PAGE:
On May 30, 2024, the Community Court of Justice, ECOWAS, dismissed as inadmissible a case
brought by the Incorporated Trustees of Media Rights Agenda, a Nigeria-based non-governmental
organization. The organization accused the Federal Republic of Nigeria of violating the human
rights of multiple journalists, alleging that they were killed by government agents while exercising
their fundamental rights to freedom of expression and press. The journalists in question included
Dele Giwa, Bolade Fasisi, Edward Olalekan Ayo-Ojo, Omololu Falobi, Godwin Agbroko, Abayomi
Ogundeji, and Edo Sule-Ugbagwu.
Justice Ricardo Cláudio Monteiro Gonçalves, the Judge Rapporteur who delivered the judgment,
stated that the Court has jurisdiction to hear the case concerning the victims identified as Omololu
Falobi, Godwin Agbroko, Abayomi Ogundeji, and Edo Sule-Ugbagwu. However, he noted that the
Court lacks jurisdiction to hear the case regarding the alleged victims identified as Dele Giwa,
Bolade Fasisi, and Edward Olalekan Ayo-Ojo.The Applicant whose mandate includes promoting
and defending the right to freedom of expression, media freedom, and access to information both
online and offline claimed that these journalists were killed between 1986 and 2010 while
exercising their rights to freedom of expression and of the press. The Applicant alleged that the
Respondent, despite obligations under various national, regional, and international laws, has
failed to effectively investigate, prosecute, and punish the perpetrators of these murders.
The Respondent State argued that it is the duty of the Federal Government of Nigeria to protect
the human rights of its citizens against violations by any individual, community, institution, or
official. It claimed it continuously works to protect these rights and is constitutionally and legally
empowered to ensure citizens’ safety and well-being. The Respondent indicated that the Federal
Government has established various agencies to assist in this duty, asserting that it has not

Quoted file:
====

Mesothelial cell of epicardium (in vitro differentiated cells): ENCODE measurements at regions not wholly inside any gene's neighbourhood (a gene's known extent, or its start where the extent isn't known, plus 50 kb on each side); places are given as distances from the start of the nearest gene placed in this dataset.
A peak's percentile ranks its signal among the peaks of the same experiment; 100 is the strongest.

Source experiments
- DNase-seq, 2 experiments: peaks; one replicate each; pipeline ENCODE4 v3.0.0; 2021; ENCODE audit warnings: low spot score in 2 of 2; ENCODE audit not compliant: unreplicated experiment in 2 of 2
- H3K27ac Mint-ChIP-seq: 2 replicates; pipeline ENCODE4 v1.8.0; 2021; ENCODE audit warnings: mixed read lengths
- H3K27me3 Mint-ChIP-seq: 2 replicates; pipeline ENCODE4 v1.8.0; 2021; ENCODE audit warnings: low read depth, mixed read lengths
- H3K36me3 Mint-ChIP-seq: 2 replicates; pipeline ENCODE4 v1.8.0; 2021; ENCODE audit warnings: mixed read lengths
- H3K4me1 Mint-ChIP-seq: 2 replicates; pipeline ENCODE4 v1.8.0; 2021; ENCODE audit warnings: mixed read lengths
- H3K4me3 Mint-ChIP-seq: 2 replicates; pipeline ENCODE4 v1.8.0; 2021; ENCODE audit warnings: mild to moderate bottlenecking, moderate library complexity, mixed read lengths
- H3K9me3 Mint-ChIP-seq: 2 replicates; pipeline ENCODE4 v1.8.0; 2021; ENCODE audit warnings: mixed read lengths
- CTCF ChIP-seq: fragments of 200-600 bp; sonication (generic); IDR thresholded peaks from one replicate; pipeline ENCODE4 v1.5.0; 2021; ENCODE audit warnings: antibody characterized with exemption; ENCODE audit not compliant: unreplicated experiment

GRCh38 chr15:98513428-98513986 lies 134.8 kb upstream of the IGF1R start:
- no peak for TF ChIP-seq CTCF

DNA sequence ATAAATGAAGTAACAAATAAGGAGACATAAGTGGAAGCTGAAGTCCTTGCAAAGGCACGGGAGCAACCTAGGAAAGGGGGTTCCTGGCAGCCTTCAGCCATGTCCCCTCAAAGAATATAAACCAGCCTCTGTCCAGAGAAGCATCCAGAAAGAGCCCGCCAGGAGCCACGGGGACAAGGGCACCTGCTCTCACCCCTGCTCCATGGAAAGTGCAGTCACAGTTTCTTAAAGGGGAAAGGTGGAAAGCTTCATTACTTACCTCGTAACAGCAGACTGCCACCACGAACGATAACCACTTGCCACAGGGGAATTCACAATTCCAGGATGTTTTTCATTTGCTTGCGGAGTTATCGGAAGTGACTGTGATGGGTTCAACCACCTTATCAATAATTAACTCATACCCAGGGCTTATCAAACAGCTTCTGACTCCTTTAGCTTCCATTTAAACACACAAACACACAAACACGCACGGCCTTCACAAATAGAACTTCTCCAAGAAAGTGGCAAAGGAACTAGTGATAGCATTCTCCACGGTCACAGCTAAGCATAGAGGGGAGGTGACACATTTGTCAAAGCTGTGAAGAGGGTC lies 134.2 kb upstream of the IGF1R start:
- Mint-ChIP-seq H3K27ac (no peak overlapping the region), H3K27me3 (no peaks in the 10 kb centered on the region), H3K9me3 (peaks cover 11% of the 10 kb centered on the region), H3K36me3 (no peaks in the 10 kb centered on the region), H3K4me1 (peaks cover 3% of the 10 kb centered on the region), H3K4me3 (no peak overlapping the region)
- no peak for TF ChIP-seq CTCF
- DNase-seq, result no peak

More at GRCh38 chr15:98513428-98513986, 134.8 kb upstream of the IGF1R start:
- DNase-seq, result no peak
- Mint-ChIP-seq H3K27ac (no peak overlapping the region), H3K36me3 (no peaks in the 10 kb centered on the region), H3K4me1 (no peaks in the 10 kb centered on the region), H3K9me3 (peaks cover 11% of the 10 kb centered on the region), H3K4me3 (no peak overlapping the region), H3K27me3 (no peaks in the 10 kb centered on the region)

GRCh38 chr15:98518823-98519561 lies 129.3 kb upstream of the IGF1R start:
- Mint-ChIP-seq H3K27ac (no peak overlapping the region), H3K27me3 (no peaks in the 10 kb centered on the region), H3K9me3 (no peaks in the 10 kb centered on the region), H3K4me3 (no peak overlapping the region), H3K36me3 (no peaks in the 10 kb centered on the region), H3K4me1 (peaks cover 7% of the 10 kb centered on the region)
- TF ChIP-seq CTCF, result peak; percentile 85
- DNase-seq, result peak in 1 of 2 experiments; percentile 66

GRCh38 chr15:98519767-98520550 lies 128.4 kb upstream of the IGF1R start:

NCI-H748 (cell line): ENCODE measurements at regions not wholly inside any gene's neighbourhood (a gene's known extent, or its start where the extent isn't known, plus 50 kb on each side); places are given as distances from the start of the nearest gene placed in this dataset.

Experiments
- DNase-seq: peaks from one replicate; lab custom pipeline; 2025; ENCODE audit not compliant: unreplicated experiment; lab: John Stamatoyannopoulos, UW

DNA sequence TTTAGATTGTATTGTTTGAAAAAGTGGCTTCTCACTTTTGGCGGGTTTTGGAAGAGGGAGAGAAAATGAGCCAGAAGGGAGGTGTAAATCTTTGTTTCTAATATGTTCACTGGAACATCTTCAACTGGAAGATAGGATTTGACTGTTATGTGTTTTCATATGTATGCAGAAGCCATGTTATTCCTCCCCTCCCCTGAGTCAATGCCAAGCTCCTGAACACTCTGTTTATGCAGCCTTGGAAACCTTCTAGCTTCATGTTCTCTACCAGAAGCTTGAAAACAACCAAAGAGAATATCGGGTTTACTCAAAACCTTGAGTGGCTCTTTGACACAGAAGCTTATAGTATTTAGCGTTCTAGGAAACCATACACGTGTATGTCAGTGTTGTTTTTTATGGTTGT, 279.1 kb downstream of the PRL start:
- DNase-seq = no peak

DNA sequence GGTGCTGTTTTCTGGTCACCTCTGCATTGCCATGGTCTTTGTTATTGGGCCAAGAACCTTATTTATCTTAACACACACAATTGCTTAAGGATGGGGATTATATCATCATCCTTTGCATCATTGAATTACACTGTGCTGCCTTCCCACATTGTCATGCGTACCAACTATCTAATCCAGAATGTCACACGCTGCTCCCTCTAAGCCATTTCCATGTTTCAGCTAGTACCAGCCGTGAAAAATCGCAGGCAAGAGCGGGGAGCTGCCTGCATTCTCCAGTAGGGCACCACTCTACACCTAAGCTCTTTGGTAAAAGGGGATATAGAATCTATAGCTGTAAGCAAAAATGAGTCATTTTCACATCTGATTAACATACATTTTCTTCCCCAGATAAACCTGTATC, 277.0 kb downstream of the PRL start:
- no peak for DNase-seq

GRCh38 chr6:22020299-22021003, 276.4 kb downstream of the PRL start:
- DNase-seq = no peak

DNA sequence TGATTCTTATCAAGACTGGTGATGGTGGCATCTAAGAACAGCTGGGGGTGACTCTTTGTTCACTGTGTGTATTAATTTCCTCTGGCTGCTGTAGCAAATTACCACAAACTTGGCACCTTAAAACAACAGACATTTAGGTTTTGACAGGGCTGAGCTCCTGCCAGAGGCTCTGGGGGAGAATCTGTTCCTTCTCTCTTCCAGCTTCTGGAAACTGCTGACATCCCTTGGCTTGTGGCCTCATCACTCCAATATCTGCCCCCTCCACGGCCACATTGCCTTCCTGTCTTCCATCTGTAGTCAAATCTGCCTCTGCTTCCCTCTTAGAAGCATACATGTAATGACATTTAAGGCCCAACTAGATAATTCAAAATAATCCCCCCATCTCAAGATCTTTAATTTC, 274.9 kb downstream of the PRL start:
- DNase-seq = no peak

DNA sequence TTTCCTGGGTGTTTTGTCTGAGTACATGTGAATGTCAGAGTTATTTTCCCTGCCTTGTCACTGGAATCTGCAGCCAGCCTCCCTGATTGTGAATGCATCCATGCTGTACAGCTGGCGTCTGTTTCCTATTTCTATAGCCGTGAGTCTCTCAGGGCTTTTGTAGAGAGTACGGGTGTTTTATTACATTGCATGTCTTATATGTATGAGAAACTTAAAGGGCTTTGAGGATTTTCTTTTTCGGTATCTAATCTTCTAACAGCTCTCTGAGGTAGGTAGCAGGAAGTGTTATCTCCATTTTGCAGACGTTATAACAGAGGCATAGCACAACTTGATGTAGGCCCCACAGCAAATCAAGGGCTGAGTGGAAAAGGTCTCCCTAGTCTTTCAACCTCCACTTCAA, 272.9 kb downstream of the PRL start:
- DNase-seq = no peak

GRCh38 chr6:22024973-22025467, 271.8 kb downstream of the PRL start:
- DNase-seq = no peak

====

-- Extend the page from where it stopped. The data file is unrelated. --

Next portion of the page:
violated any rights of the Applicant or any provisions of the African Charter on Human and
Peoples’ Rights as claimed by the Applicant.
In its judgment, the Court addressed the applicant’s claims regarding the alleged murders of Dele
Giwa, Bolade Fasisi, and Edward Olalekan Ayo-Ojo on 19/10/1986, 31/03/1998, and
01/06/1999, respectively. The Court noted that these incidents constituted specific,
“instantaneous” acts of alleged human rights violations, not continuous violations. As these acts
occurred well in the past, the Court determined it lacked jurisdiction ratione temporis to hear the
case concerning these victims and thus dismissed the application related to them.
For the alleged victims Omololu Falobi, Godwin Agbroko, Abayomi Ogundeji, and Edo Sule-Ugbagwu,
who were purportedly murdered on 05/10/2006, 22/12/2006, 17/08/2008, and 24/04/2010, respectively,
the Court noted that the Applicant claimed violations of their human rights under the African Charter,
ICCPR, and UDHR. The Court found these allegations fell within its temporal jurisdiction and declared
it had the authority to hear the case concerning these victims.
The Court further stated that indirect victims must have proper authorization to access the Court and
receive compensation. Without such authorization, the Court cannot ensure that compensation reaches
the intended recipients. The Applicant, who brought the case on behalf of specific individuals to defend
a public right, did not qualify under the principle of actio popularis. Moreover, the Applicant lacked
authorization from the victims’ relatives, thus lacking the capacity to bring the case. Consequently, the
Court dismissed the action due to the Applicant’s lack of standing.
The panel included Hon. Justice Gberi-bè Ouattara, presiding, and Hon. Justice Dupe Atoki, Member.